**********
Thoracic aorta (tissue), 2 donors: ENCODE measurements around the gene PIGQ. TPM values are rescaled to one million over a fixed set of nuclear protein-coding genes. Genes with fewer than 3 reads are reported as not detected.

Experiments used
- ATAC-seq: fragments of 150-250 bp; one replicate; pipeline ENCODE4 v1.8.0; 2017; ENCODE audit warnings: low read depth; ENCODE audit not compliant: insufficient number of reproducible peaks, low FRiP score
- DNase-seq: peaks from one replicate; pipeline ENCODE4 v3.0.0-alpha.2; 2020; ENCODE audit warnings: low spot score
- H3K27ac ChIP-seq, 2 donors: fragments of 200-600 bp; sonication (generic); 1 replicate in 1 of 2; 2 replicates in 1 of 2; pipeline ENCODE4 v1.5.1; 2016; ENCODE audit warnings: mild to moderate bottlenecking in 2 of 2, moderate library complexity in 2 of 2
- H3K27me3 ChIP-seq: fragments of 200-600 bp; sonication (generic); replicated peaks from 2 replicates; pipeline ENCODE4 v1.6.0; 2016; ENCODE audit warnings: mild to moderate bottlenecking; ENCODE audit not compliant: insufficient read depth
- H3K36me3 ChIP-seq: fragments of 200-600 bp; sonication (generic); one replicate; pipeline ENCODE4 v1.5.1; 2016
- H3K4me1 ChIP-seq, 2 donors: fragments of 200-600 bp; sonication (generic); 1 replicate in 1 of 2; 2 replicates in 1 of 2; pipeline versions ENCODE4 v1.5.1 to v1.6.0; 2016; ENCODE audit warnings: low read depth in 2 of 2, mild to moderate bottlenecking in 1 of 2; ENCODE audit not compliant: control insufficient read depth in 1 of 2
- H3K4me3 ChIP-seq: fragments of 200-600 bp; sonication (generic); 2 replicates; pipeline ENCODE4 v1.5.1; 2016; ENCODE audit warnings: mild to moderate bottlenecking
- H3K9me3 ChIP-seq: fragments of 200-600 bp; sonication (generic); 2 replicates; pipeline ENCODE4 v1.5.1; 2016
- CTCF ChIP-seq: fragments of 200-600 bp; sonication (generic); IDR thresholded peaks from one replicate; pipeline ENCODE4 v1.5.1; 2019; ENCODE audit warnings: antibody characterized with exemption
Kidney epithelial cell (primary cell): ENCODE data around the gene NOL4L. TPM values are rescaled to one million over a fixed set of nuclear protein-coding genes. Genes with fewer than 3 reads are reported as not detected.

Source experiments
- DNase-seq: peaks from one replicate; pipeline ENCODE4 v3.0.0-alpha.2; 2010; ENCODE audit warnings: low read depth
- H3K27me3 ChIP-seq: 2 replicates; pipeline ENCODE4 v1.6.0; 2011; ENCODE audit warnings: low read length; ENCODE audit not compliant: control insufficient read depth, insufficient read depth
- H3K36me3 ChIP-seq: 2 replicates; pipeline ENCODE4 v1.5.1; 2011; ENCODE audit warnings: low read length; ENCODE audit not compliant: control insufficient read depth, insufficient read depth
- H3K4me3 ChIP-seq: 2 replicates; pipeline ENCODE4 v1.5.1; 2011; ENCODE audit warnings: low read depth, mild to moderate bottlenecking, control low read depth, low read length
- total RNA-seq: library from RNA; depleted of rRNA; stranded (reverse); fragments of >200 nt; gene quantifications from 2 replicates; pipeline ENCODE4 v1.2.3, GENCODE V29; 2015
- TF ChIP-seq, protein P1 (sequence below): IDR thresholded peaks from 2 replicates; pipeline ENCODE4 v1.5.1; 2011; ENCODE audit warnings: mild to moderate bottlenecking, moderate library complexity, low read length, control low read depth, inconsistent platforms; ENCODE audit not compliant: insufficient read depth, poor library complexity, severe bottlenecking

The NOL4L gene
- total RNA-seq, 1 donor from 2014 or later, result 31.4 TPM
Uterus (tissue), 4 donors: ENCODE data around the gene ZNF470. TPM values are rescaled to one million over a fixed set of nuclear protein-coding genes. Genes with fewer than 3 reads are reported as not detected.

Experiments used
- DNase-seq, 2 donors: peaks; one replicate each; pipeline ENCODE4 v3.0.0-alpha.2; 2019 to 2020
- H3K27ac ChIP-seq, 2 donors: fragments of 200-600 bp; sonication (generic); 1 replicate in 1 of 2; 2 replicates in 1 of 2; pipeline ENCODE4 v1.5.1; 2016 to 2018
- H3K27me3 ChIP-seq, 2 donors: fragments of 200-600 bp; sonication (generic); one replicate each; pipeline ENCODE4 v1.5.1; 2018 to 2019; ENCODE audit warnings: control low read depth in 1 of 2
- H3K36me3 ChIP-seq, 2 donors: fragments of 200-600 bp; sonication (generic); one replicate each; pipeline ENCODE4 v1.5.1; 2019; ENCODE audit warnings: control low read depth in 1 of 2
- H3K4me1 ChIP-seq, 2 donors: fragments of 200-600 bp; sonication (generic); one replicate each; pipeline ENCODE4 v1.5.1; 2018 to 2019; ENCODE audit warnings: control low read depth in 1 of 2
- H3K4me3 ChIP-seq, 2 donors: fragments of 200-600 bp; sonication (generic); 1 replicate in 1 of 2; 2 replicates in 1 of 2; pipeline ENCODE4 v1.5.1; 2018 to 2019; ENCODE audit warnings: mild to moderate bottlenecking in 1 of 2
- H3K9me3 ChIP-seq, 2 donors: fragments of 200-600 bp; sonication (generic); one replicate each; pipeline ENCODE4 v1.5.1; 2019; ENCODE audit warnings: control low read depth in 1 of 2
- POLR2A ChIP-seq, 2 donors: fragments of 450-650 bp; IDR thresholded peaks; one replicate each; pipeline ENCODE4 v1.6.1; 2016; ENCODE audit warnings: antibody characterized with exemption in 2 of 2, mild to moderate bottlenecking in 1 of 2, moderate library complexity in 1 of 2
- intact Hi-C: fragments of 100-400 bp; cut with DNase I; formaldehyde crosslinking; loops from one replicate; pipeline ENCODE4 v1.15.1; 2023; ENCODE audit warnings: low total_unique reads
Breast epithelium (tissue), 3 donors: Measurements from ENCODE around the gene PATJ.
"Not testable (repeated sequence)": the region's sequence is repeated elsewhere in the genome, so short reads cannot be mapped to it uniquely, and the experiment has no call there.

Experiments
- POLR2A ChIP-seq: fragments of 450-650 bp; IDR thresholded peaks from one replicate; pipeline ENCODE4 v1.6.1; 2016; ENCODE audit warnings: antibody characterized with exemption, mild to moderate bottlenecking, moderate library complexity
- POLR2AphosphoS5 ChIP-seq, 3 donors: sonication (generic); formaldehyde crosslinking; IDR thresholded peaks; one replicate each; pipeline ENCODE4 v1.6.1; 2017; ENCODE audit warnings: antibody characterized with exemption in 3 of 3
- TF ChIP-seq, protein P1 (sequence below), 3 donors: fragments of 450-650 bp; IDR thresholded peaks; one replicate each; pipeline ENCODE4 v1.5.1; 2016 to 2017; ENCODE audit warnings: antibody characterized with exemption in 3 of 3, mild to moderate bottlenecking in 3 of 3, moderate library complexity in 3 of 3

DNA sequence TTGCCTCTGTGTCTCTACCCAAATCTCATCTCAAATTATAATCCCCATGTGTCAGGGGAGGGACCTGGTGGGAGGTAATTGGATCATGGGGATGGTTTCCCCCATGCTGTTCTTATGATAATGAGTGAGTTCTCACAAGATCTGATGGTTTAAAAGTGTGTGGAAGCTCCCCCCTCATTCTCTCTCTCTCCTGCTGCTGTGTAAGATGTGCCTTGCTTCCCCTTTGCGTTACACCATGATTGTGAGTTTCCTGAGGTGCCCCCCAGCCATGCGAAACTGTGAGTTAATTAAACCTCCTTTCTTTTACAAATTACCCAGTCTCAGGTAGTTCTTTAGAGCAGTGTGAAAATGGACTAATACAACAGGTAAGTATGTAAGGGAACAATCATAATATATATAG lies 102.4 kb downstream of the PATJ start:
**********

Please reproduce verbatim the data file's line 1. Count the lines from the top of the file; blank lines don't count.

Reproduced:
Thoracic aorta (tissue), 2 donors: ENCODE measurements around the gene PIGQ. TPM values are rescaled to one million over a fixed set of nuclear protein-coding genes. Genes with fewer than 3 reads are reported as not detected.